So we have a number of questions from the audience. So starting with one from Jeffrey, how do you think that the How can the various union campaigns in tech best support one another? And I would add on that, again, since we're all talking about Amazon, as people who've been through the process before, what advice would you specifically give to those workers?
And you can best support each other by starting to get into one by getting into conversation with your co workers and understanding what's been going on with them. I think the the first question I often get from people is how to start having conversations with people because I think that is a challenge, especially since we're not taught how to do that. But just starting to bring people into conversation about what their experiences have been like at the organization or at the company. How long have they been there? How has their time there change? What do they want to see? When they were hired? Like, what sort of workplace were they looking for? And how can we make sure that we have some way of achieving that? So starting to just, you know, get people into groups into places where they feel like they can actually share their true experiences. And then in terms of supporting the movement more broadly, I would get in touch with you know, Coalition's, like tech workers coalition with labor groups with labor unions, even if you don't feel like there's a union campaign that's viable at your workplace. Right now, we're always willing, like I'm sure, Berlin pillars are always willing to talk with people, I'm always willing to talk with people, even if it's not about a union campaign. Like, I just want to hear about it so we can connect others, because a lot of our work as organizers more broadly is to find spaces to bring people together, because that's where we start to see those benefits is where we can learn from each other, like Laura said, and where we can start to build those connections. Yeah,
yeah, I totally agree with that. Like everything that grace just said, all the questions that you ask, anytime you ask a fellow coworker, like how they're doing, how they're feeling, if you do like a salary, transparency, swap, all of those things are organizing, you don't have to say that you word in order to build power in your organization. And when it comes to supporting the larger community, like winning a union at your own organization makes us all stronger. But I think another thing that can be really helpful is as much as possible, as safely as possible, sharing your stories and experiences. Because there is this fog of tech culture that sort of obscures all of our traditional worker power dynamics. And the more people can identify the anti worker relationships and tactics and structures within tech, the more we can all learn and be inoculated early. So that that can be really helpful to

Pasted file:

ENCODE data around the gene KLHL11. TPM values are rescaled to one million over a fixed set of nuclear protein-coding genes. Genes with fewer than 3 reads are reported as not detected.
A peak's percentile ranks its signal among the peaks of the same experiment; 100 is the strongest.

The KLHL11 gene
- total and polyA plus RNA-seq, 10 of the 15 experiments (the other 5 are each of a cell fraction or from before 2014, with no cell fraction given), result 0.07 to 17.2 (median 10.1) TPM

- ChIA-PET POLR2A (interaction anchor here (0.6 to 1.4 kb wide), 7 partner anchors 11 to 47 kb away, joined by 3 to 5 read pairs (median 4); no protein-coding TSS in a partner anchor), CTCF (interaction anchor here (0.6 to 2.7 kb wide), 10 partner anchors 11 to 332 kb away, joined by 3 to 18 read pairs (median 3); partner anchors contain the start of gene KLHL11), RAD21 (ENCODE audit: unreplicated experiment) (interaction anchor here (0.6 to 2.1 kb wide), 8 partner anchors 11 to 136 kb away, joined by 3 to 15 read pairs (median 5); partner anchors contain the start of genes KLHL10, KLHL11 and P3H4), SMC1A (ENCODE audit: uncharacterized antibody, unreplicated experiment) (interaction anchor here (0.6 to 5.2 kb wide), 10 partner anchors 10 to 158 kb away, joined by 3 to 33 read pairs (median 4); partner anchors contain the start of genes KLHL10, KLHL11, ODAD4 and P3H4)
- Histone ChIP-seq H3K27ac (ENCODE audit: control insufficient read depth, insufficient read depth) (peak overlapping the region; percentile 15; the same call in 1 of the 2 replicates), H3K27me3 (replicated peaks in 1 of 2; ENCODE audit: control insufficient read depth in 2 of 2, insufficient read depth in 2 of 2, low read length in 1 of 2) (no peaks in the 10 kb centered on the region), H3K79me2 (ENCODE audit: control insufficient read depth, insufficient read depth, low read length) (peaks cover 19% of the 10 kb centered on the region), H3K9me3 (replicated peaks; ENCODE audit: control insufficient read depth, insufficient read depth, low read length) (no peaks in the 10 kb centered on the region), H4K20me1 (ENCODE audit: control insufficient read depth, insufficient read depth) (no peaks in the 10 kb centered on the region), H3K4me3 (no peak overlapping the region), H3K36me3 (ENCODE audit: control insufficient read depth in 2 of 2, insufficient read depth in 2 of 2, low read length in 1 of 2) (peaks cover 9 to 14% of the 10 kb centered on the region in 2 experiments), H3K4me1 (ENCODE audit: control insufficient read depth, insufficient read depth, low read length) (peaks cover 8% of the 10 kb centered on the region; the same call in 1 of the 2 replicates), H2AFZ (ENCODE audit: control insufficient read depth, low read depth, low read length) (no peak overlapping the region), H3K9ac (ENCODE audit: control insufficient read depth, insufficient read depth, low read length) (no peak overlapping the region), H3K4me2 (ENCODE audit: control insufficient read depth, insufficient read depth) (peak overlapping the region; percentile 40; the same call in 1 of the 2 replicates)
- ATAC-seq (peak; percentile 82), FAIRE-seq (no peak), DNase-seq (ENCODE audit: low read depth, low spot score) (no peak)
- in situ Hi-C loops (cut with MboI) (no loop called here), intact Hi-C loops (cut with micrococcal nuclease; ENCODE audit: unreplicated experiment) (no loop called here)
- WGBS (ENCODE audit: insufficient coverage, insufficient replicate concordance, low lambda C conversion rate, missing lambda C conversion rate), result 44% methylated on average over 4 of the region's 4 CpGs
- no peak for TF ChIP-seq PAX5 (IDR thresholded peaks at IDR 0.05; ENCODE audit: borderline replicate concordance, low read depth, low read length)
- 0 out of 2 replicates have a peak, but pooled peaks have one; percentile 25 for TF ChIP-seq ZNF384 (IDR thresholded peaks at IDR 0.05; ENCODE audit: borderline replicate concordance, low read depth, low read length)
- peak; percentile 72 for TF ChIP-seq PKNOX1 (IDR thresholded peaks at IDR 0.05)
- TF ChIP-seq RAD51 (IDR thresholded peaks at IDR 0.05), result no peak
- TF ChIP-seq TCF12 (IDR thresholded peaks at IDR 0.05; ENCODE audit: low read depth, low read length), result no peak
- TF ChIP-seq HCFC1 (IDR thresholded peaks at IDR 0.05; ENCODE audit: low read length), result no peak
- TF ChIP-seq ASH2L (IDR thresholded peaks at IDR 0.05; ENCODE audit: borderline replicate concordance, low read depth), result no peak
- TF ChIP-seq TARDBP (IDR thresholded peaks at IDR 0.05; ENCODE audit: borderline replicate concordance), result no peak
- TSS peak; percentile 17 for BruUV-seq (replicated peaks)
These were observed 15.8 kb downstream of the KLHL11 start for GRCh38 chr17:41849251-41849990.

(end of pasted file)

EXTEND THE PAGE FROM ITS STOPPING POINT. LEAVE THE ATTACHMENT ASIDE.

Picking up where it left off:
that. And I'd also add, you know, staying close to the workers staple to your coworkers, that is where the power comes from, and really, really listened to them really try to understand what their issues are, and the things that they care about. Because you might be surprised, some of them are not going to be as motivated by the things that, you know, you feel strongly about, some of them are not going to be sold on the sort of ethical or moralistic idea of forming a union and have issues that, you know, relate very fundamentally to, you know, bread and butter issues. Pay attention to those things, and be really scientific about how you organize and pool everyone's concerns together. And lastly, listen to your organizers. I'm sure grace would agree with this, but organizers you work with really know what they're doing and make sure you listen to them.
I appreciate that.
Great. So we've only got a couple of minutes left. And this is a very interesting question coming in from Michael, an angle I hadn't really considered before. He notes that President Biden recently expressed support for the Amazon warehouse union efforts, which his CEO has also come out with a positive statement. The so the question is whether or not these sorts of statements from I guess, you know, management or leaders owners are can ultimately be counterproductive to the goals of organizers. And, you know, I guess I would really open this up to cortices specifically. You know, in light of yesterday's glitch news, there was a statement from Kickstarter saying essentially, like we have always fully supported and respected our staffs decision to unionize. I saw you push back against that a little bit on on Twitter. So with about a minute or so left? What are your thoughts on all of this? Yeah,
yeah, I think first and foremost, it's really important to remember that the things that people in power, say, do not matter. It's all of the power that you have doesn't come from people at the top giving it to you, it comes from linking arms with the people next to you and taking that power and influence for yourself. That's, that's one thing to keep in mind when we're talking about like Biden, for example. But I think that it's really, really important for workers to push back on the glossing over of what happens in organizing, you know, Google, Pinterest, Spotify, all of these places that have had worker organizing have had challenges as well. And when we allow people in power to gloss over those challenges, and not
I guess, like, yeah, just like, paper over them, then it creates an even harder atmosphere for everyone else who's trying to organize because like, people at Kickstarter, we all thought that organizing was going to be relatively easy. And we worked in a progressive company, we thought that the company would be on board. I mean, Google as well, you know, has that wonderful slogan that I don't know if
up to and I just think it's really, really important for workers to make sure that what really happened remains in in print. Yeah.
Great. I think we're unfortunately just about out of time, obviously. A lot more to talk about. We could keep this going and let's keep the conversation going. Thanks everyone so much for joining us today.